The Poisonwood Bible

The Poisonwood Bible

Book - 2013
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"The Poisonwood Bible" tells the story of an American family in the Congo during a time of tremendous political and social upheaval. The story is told by the wife and four daughters of Nathan Price, a fierce evangelical Baptist who takes his family and mission to the Belgian Congo in 1959. They carry with them all they believe they will need from home, but soon find that all of it - from garden seeds to Scripture - is calamitously transformed on African soil. This tale of one family's tragic undoing and remarkable reconstruction, over the course of three decades in postcolonial Africa, is set against one of history's most dramatic political parables. "The Poisonwood Bible" dances between the darkly comic human failings and inspiring poetic justices of our times. In a compelling exploration of religion, conscience, imperialist arrogance, and the many paths to redemption, Barbara Kingsolver has written a novel of overwhelming power and passion.
Publisher: London, Faber and Faber,, 2013.
©1998
Branch Call Number: FICTION
Characteristics: x, 616 pages ;,20 cm.
Custom Field2: Originally published: New York: HarperCollins, 1998.
Includes bibliographical references.

Opinion

From Library Staff

A powerful, large-scale saga which follows a family of American missionaries who travel to the Congo in 1959. Set across three decades, 'The Poisonwood Bible' is a little grittier than some of the other classic sagas on this list, offering a moving and detailed exploration of political upheaval, ... Read More »


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j
jeanniespups
Oct 23, 2020

This was just about the most dark, depressing book I have ever read. I kept thinking their life would improve at some point but it just kept getting worse and worse. No happy ending that's for sure. Can't imagine why anyone would enjoy this book.

a
andreabilyeu
Aug 11, 2020

My mom, a devout Christian, and my dad an avowed atheist, both claim this book as one of their favorites. I held that comparison in my head as I read this book.

d
debann60
Jul 18, 2020

I listened to the audiobook edition after reading reviews posted on an online book club. It was beautifully written and narrated, the characters and story line developed and held my interest to see what happens to the women through the decades, where they live do they return back to the USA or stay in Africa? Highly recommend.

k
kathylock
Jun 27, 2020

Well written about Christian family doing mission in Africa with 4 daughters. Author does a fantastic job developing the characters.

d
DavidSpencer99
Apr 30, 2020

I read this book because it’s the April selection for my book club. It took a while to get going and it became tedious in spots. I couldn’t quite catch onto the reason for Nathan Price’s obsession with baptism. Apparently, we’re supposed to think he sees it as redemption for his failure to die with the rest of his company on the march from Bataan, being wounded during the landing instead. However, this book did give an interesting view of the revolutionary times in Congo. Like Faulkner’s The Sound and the Fury, each chapter tells part of the Price family’s tragic story from the named character’s point of view and in that character’s voice. I liked the story, though it was too long in the telling, and I couldn’t see any reason for the obscure final section.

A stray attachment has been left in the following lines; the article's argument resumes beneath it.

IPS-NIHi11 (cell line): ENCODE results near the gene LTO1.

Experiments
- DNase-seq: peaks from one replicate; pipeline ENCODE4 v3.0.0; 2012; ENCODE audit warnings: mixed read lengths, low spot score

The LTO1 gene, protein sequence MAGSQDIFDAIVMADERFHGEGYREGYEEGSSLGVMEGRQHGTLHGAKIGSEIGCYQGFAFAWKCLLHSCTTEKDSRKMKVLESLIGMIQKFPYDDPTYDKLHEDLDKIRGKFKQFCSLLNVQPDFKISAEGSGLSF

b
bongodi
Apr 28, 2020

I did not expect to like this book simply because of the title itself and left it until the last of my 'book supply' to read. It ended up being one of my all time favorites for various reasons, not the least of which were the wonderful descriptions that made you feel you were there. Once I read it through, I immediately read it again. First time I have ever done that.

e
Eil_1
Jan 16, 2020

A splendid work of artistry about life in Africa through the eyes of the daughters and Mother of their radical 'Bible-thumping' father. He visited a miserable existence upon his family, until finally they were freed of his control. Would recommend this novel to those interested in life n among the Africans.

d
debdebleelee
Jan 06, 2020

I struggled to start this book, only managing one chapter at a time for several weeks. (I think this was more a me thing than the book, though!) But once I was in it, I was in it. The Poisonwood Bible is stunning. The characters were absolutely believable. There were uncountable moments I read and re-read passages that punched me right in the gut. Most of all, this novel skewers colonialism and whiteness perfectly – I'll never stop thinking about this book.

LPL_SarahM Jan 05, 2020

A fascinating story told from the point of view of the women in a family dominated by a male, over-the-top, fire and brimstone preacher who has moved them from the United States to the Congo during a period of great civil unrest and famine. It begins in the late 1950s and spans many decades. Each character has a unique voice as she describes their lives-- each giving a different perspective. This is one I will think about for a while.

k
kwillen
May 19, 2019

On second reading, several years later. Read at risk of changing your entire world view and have a good laugh or two and perhaps cry in the process.

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vv8
Jun 01, 2015

vv8 thinks this title is suitable for 16 years and over

Mee2 Sep 20, 2011

Mee2 thinks this title is suitable for 18 years and over

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behere
Oct 18, 2017

In Congo, it seems the land owns the people. p 283

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